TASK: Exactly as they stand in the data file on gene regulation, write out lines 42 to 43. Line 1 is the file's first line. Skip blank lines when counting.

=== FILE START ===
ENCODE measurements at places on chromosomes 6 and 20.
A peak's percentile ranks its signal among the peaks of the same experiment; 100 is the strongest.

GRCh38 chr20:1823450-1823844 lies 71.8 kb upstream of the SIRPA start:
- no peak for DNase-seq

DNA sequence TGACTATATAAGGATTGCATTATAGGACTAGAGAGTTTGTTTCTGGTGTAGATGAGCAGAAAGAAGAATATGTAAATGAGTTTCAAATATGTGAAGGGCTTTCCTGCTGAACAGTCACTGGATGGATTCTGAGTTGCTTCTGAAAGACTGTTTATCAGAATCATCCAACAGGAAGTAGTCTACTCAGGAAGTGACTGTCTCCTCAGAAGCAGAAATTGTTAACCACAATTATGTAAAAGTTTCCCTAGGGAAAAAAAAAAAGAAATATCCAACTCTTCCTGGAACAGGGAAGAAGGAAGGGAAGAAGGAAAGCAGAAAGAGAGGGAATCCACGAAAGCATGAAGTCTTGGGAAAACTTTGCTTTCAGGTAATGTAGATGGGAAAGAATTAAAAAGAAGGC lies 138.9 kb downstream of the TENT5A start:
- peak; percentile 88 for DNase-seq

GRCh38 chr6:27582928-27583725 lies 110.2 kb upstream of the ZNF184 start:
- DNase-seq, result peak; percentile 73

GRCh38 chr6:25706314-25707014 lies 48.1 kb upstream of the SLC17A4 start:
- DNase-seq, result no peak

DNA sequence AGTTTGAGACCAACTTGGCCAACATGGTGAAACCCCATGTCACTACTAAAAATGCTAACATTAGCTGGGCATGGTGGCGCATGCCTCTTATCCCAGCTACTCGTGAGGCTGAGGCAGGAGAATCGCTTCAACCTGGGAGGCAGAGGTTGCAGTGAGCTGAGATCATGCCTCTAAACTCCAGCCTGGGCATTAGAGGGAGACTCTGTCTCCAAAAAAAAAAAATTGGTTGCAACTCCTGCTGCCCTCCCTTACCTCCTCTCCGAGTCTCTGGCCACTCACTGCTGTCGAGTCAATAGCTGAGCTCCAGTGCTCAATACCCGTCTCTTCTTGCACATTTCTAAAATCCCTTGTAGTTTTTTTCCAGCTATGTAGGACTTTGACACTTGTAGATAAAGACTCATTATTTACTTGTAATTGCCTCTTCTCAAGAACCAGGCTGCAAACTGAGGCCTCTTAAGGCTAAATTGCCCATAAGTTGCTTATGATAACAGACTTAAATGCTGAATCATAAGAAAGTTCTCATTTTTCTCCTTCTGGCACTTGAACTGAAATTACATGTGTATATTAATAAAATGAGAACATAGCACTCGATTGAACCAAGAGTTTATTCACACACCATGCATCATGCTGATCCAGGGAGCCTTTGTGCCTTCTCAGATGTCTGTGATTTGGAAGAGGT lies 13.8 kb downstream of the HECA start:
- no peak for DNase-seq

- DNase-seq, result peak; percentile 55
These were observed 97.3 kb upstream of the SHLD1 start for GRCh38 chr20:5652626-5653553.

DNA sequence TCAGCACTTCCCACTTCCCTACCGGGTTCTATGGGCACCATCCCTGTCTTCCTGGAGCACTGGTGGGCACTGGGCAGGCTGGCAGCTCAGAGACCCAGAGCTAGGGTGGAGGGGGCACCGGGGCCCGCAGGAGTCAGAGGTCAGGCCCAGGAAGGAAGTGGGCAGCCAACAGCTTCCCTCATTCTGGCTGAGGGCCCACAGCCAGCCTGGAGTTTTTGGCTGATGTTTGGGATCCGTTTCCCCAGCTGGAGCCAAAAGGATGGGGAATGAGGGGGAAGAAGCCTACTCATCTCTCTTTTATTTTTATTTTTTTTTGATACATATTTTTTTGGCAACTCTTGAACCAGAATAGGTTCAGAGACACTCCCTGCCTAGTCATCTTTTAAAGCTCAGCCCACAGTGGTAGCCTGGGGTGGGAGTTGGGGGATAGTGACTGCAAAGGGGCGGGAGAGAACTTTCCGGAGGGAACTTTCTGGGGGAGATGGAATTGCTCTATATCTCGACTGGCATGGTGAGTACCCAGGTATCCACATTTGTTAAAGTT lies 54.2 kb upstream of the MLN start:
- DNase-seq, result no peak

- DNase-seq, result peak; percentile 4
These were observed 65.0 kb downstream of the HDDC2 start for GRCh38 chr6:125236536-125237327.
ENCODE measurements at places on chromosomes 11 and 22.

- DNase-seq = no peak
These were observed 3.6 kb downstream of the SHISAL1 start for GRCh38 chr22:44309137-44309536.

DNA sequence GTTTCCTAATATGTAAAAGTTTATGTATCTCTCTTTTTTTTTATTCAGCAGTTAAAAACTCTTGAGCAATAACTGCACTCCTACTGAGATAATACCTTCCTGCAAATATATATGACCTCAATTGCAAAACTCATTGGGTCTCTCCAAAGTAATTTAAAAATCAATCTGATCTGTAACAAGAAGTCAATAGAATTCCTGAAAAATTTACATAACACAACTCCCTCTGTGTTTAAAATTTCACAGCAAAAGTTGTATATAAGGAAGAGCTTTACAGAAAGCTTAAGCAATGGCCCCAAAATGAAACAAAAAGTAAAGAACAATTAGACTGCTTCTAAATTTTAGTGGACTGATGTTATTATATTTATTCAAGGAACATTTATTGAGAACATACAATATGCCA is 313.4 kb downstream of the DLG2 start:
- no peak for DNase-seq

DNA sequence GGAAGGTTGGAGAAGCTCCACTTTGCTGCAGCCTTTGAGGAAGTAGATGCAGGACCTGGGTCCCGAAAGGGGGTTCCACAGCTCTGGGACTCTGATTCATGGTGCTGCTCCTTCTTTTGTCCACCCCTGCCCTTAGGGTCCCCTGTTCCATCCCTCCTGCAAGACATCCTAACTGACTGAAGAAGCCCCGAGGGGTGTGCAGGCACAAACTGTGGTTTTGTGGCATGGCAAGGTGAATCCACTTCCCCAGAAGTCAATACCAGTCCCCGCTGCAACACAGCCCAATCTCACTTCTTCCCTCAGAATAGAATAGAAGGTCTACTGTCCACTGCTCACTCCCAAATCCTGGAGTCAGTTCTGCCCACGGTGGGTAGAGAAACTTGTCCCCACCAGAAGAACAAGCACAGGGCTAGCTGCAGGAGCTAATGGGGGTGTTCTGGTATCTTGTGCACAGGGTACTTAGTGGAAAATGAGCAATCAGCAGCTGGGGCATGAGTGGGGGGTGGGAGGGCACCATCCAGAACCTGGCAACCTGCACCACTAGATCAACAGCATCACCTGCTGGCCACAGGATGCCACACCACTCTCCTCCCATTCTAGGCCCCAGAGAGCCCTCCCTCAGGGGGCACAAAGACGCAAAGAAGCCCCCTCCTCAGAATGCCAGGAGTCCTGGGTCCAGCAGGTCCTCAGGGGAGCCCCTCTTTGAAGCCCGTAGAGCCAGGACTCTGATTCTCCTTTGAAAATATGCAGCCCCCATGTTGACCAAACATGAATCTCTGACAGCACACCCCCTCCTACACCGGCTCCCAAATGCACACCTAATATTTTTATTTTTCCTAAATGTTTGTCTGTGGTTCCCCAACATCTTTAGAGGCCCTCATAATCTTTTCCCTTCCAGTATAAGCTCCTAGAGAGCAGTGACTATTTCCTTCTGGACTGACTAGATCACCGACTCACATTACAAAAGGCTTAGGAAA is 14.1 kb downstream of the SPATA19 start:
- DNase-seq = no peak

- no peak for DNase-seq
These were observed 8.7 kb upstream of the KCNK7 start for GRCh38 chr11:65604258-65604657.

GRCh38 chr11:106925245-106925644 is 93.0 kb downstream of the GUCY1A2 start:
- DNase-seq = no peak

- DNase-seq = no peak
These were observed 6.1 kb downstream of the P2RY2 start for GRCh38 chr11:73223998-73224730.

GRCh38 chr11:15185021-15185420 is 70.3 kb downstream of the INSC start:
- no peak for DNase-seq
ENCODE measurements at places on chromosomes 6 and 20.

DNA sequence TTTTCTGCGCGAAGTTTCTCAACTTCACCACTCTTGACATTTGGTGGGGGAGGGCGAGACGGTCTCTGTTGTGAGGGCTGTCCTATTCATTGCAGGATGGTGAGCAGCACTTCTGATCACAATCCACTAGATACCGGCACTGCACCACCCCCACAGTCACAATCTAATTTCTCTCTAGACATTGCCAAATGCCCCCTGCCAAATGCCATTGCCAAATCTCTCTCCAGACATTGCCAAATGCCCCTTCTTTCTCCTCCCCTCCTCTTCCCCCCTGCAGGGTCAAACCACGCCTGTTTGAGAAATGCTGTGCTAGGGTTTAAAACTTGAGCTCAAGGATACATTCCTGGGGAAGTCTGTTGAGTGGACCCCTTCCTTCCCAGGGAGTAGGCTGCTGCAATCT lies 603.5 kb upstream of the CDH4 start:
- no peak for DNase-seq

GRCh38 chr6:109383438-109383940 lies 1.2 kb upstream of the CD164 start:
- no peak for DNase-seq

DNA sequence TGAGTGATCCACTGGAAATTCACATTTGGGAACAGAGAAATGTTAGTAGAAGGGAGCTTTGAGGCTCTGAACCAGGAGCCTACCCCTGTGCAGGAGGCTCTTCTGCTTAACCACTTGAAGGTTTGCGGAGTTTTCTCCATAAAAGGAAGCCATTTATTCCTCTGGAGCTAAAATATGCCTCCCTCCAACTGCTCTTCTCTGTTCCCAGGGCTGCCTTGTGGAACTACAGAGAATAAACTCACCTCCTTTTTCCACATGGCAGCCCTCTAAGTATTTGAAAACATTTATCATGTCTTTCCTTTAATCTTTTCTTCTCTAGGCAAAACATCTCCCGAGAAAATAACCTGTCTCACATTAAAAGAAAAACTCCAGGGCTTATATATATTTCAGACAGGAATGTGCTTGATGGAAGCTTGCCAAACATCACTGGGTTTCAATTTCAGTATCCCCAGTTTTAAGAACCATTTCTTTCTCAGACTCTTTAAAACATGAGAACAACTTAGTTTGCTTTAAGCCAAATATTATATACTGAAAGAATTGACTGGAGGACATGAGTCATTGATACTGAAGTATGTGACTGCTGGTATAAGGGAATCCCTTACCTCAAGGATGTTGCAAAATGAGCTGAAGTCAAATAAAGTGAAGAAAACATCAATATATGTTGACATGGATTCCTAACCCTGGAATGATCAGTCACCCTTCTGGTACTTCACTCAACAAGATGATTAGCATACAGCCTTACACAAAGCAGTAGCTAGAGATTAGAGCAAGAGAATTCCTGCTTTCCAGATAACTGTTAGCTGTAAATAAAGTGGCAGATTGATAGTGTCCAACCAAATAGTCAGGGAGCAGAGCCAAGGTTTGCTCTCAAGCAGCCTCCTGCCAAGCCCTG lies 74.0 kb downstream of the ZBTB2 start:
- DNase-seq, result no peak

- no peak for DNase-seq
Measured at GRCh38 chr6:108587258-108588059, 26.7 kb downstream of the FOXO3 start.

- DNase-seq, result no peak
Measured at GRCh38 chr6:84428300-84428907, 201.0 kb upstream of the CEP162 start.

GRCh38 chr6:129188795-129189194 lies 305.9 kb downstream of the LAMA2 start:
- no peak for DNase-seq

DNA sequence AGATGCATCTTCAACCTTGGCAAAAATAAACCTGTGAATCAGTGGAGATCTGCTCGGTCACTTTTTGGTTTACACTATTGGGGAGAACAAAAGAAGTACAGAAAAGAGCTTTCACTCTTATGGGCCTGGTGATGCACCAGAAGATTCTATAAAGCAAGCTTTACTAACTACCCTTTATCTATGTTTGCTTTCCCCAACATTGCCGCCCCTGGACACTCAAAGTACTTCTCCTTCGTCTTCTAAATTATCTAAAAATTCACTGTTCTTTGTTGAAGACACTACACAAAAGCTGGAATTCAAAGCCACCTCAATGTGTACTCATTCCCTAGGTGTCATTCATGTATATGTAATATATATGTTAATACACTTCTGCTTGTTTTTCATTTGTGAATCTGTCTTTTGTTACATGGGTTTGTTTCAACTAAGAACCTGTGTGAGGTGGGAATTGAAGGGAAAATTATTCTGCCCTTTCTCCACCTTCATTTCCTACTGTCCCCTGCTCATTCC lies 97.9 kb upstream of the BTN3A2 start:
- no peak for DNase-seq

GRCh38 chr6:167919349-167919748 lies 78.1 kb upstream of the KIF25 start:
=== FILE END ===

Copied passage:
Measured at GRCh38 chr6:108587258-108588059, 26.7 kb downstream of the FOXO3 start.

- DNase-seq, result no peak